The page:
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Scope of Variables and Functions

You use standard JavaScript syntax to define your extension’s variables and functions. When a Main.html file defines a “global” variable or function, GoLive actually creates the variable or function within the scope of the extension module the file defines, not in the JavaScript global namespace. It is available within the execution scope of that module. It is not available to other extensions.

The only truly global values in the GoLive JavaScript environment are those provided by system-defined global variables, such as the app variable and the document variable. These properties are available to every extension. For a complete listing and description, see Appendix E, “Scoping in JavaScript.”

To demonstrate variable scope in the JavaScript Debugger window, add the following highlighted lines to the Main.html file that you created in Chapter 2, “How to Create an Extension,” and restart GoLive.

// Main.html file for Hello example
      var myGlobal = "Hamburg, Liverpool, and London."
   function fabFour()
   writeln ("The Fab Four played in " + myGlobal);
   function initializeModule()
   writeln ("Loading the " + + " extension.");
   function terminateModule()
   Window.alert ("Unloading the " + +
   <jsxmodule name="HelloModule" debug>

The new code just adds another writeln statement, but packages it as an extension-specific function. From within the body of this function, the myGlobal variable is accessible as a global variable. However, it is not accessible to any other modules.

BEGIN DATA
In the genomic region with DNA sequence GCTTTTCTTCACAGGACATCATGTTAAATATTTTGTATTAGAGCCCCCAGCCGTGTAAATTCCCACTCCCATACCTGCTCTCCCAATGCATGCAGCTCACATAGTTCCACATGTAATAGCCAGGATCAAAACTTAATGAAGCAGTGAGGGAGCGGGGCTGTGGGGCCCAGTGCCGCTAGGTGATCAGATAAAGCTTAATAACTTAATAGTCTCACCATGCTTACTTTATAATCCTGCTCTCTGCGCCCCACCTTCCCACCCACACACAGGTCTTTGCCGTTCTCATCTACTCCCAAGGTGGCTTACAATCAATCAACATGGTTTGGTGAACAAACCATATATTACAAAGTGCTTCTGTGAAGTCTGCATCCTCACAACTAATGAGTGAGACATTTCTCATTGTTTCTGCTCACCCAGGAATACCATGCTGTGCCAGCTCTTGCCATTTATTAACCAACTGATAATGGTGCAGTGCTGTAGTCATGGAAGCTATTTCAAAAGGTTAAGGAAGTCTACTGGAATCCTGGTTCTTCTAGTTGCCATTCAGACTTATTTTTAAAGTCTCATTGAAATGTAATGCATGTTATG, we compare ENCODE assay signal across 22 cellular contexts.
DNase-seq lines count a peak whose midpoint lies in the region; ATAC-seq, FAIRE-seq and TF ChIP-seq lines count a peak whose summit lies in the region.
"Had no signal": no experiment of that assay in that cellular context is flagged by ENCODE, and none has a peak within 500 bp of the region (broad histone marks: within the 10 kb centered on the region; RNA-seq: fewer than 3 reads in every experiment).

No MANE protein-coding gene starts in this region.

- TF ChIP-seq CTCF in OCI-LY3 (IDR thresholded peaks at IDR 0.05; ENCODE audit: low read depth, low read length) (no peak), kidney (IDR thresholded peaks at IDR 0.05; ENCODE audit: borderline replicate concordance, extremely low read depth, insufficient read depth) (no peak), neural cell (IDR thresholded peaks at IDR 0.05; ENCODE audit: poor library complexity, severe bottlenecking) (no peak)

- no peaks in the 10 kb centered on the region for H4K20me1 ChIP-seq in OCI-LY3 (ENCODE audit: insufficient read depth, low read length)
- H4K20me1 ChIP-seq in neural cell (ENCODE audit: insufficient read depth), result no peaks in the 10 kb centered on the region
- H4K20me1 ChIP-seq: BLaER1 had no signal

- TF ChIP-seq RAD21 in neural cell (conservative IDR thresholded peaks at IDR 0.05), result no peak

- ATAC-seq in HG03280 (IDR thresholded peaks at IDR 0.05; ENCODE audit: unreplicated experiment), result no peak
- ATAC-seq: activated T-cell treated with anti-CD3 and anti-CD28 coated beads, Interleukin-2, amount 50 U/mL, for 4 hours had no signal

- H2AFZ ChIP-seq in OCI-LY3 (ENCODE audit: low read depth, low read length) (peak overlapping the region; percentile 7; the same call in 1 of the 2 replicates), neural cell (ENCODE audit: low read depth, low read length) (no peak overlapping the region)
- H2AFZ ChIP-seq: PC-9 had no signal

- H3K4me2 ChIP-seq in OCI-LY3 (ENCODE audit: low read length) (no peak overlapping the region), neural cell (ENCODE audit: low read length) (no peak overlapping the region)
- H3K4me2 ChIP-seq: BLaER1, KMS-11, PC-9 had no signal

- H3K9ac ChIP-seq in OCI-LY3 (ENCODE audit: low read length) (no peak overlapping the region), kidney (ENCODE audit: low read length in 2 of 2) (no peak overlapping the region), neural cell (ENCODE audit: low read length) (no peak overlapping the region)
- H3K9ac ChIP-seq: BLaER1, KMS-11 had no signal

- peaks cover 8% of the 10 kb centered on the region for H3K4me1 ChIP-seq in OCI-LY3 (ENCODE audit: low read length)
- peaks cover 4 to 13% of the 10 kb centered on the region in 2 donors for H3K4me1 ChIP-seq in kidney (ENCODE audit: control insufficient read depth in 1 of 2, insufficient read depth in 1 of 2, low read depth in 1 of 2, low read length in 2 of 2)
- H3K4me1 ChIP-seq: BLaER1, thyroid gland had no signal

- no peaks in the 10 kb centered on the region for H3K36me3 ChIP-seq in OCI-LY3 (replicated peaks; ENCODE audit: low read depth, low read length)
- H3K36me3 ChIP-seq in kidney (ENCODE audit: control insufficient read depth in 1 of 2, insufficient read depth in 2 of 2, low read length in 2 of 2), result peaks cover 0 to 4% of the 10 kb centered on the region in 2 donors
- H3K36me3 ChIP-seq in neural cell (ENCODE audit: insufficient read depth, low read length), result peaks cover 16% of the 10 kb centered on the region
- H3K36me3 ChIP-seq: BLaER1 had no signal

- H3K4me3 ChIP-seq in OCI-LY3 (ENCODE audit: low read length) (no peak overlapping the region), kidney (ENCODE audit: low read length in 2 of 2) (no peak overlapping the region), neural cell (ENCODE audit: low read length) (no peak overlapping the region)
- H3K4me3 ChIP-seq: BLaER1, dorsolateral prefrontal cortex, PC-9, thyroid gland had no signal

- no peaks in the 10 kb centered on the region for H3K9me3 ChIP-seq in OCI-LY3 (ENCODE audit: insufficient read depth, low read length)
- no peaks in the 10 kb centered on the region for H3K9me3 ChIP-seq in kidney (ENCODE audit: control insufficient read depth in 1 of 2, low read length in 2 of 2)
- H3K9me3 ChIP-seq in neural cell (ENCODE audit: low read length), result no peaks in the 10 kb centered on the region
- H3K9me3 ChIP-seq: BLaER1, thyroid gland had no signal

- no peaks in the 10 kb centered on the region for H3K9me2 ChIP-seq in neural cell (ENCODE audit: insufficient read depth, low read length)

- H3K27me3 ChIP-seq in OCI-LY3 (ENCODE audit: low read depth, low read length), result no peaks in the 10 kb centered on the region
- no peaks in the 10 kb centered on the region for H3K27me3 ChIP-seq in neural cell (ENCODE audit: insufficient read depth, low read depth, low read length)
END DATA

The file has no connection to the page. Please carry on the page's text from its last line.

The JavaScript Debugger shows the current scope in its module list. To set the execution scope to the HelloModule extension, choose its module name from the pulldown menu, as shown here.

To set the global variable, type the following into the command line:

myGlobal = "Hartford, Hereford, and Hampshire."

Then run the function from the command line:


The function prints the changed string to the output window, using the new value of the global variable.

You might think you can access another module’s variable by evaluating module.var or some similar JavaScript expression, but it is not that simple. You can use the common Object (page 77) to share data among extensions if necessary, although most extensions do not need to do so; see “Sharing Data” on page 37.

Releasing Memory

For optimum performance, you should release unused memory as soon as possible. You can set unneeded JavaScript variables to null to make them available for garbage collection.

Before it unloads your extension, GoLive calls the terminateModule (page 359) function. If you allocate any resources outside the JavaScript environment, your implementation of this function can be used to release them.

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